3 It was as AMYAS PILGARLIC that Marchbanks concealed the identity of the Editor of these Works when first he published his Correspondence. If Pilgarlic appears as a dull pedant it was thus Marchbanks saw me, and if I wanted to make him appear as an overbearing mountebank in these pages it would be easy to do so, but I am too fine for such petty revenges.

  4 If Marchbanks appears in a harsh light in this letter it was certain that he knew the motto of the Hawser Clan—acted upon remorselessly by Miss Hawser herself—was Vexo (I pester).

  5 Mrs. KEDIJAH SCISSORBILL was another lady who, like Miss Hawser, had entered Marchbanks’ life when he was too young and innocent to defend himself. An ardent feminist, she was a zealous detector and denouncer of Harassment in the Workplace. (She always pronounced the word with a heavy emphasis on the second syllable, as HarASSment, giving it a sinister connotation, as though hinting at sodomy behind the filing cabinets.) Her unusual given name was chosen by her father Elihu Crossbite, when he was a prominent figure in the imported Arabian date trade; the name is that of the wife of the Prophet Mohammed. Kedijah married the prophet when she was forty, and fifteen years his senior. Despite a late start she bore him five children. Mrs. Scissorbill was founder and for many years Perpetual Chairperson of WAHIW (Women Against Harassment in the Workplace); a woman of unspotted virtue, she was never personally harassed. It was Marchbanks who pointed out to her that the word “person” in “Chairperson” was open to objection, as it implied someone slightly declassé; he proposed “Chaircreature,” the word “creature” being entirely neutral, and it was as a Chaircreature that Mrs. Scissorbill rose to a limited fame.

  6 Dandiprat was a singularly obtuse creature, or he would have realized that ethnic jokes, founded on the supposed comical characteristics of people other than Canadians, were falling into disfavour. The decline of the Ethnic Joke left funnymen with nothing to be funny about except Sex, with depressing result. Marchbanks, who was born in an era when sex was regarded as a private pleasure, like reading or drinking, has lived to see it become a public, vainglorious display, like jogging or dieting—even more discussed than practised.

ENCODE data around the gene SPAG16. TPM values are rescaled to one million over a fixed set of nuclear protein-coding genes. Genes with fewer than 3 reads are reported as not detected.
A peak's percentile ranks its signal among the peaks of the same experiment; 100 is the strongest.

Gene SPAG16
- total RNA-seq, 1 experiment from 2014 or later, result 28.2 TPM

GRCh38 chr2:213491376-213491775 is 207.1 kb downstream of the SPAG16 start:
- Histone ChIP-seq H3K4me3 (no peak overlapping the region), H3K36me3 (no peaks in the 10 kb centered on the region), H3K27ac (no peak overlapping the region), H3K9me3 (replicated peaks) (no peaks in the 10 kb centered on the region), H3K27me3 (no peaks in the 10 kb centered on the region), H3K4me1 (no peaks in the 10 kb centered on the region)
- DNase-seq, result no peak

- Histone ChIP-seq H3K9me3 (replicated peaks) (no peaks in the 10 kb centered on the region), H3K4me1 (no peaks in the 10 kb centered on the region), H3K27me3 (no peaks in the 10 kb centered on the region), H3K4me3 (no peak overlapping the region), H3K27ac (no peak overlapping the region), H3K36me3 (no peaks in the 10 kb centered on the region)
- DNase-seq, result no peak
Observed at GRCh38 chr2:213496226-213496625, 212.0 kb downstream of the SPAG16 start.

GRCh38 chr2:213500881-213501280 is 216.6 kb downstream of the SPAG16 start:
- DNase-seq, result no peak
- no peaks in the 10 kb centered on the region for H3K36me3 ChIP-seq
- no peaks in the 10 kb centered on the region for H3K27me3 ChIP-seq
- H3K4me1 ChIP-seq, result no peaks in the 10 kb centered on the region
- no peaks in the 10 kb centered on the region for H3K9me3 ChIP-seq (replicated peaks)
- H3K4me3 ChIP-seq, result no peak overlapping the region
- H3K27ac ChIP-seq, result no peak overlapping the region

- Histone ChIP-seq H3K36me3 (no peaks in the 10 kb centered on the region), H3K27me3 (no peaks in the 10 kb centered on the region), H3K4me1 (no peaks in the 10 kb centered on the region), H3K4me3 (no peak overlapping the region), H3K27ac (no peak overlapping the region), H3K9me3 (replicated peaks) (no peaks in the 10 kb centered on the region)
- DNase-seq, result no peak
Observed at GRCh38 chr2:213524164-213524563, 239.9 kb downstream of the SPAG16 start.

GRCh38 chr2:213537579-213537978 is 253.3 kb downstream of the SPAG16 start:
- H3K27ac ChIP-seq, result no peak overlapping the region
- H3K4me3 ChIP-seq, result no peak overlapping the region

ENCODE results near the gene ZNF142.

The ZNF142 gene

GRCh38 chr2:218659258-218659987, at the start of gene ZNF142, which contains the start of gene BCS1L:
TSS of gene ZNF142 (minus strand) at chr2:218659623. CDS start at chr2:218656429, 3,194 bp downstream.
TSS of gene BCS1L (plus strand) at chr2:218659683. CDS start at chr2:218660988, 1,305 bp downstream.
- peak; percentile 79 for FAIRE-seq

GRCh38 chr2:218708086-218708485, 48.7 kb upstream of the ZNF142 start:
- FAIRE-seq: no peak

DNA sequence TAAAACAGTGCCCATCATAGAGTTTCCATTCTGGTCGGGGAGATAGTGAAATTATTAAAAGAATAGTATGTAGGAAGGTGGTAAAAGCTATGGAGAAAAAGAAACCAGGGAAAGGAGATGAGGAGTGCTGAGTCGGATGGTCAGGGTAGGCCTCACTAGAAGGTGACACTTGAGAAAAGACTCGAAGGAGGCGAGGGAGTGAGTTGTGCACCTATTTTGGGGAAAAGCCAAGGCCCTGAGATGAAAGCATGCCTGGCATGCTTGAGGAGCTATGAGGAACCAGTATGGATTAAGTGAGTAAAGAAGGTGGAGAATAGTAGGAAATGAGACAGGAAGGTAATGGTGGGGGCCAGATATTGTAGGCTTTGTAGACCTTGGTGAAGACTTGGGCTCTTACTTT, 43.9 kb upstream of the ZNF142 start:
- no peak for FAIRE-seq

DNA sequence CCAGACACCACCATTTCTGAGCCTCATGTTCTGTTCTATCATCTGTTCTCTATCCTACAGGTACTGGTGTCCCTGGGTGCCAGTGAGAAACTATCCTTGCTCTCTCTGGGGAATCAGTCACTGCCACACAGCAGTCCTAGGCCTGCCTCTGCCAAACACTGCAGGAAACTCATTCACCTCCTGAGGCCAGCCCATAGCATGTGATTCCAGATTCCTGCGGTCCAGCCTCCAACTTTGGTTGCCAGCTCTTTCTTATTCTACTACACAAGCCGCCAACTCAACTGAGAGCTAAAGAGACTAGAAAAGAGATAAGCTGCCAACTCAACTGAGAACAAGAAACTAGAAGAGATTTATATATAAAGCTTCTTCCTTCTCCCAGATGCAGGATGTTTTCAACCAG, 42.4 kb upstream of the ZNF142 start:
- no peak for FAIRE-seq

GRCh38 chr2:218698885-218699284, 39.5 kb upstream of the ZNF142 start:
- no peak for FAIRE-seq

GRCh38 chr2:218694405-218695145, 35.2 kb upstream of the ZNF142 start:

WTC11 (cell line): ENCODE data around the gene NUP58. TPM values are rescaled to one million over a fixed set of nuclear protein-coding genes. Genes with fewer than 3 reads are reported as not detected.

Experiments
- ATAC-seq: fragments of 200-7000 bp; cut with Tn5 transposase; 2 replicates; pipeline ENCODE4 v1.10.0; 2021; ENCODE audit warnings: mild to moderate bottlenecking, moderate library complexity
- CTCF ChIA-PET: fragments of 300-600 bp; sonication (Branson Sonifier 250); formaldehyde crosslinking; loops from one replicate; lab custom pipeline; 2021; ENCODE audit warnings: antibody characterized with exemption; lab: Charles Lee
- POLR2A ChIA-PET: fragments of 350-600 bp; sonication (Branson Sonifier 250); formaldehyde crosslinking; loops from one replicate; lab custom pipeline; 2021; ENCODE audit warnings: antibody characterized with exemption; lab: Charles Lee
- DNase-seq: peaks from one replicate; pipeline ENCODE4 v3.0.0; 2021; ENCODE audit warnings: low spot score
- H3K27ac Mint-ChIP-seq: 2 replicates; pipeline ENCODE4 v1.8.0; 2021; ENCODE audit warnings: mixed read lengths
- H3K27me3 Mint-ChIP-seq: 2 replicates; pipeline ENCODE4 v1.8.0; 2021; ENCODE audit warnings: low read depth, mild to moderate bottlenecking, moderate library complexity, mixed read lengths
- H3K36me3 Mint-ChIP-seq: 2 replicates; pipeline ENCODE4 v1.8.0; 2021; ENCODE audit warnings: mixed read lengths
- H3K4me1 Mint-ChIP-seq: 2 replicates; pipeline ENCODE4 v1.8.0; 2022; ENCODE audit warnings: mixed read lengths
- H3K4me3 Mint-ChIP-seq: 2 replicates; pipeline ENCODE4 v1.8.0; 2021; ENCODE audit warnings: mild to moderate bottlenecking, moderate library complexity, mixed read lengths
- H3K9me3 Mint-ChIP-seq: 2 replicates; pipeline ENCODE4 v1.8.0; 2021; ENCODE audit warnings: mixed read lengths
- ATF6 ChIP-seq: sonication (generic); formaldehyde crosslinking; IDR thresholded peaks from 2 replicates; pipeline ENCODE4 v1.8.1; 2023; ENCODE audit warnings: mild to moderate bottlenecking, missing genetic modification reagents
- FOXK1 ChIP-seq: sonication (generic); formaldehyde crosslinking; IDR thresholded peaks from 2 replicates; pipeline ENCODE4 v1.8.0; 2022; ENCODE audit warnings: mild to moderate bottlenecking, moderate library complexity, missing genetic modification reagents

7 The meteoric career of HAUBERGEON HYDRA in the Canadian Civil Service is one of the wonders of the twentieth century. He might make an appearance in any Government Department. His stern application of all rules and regulations was the delight of his superiors, and the terror of such oppressed citizens as Marchbanks.

  8 Marchbanks has always been interested in murder and murderers, strictly as an amateur. John George Haigh, referred to here, was born in 1910 and in 1949 became notorious as the Acid Bath Murderer, and was dispatched by the hangman on August 10. He admitted to eight murders, the last being that of a sixty-nine year old widow, Olive Durand-Deacon. He had shot her through the neck and dissolved her body in a forty-gallon drum of sulphuric acid, except for an acrylic plastic denture by which what remained of her—described by the police as “sludge”—was identified. Haigh confessed blithely, saying, “Mrs. Durand-Deacon no longer exists. I’ve destroyed her with acid. You can’t prove murder without a body.” Haigh based his belief on a misunderstanding of the Latin phrase corpus delicti without which a criminal charge cannot be laid; he thought it meant the body of a dead person. But in Law Latin it means “evidence of the crime,” and the soup in the vat was damning evidence. Evidence, surely, of the stupidity of neglecting Latin studies in modern education.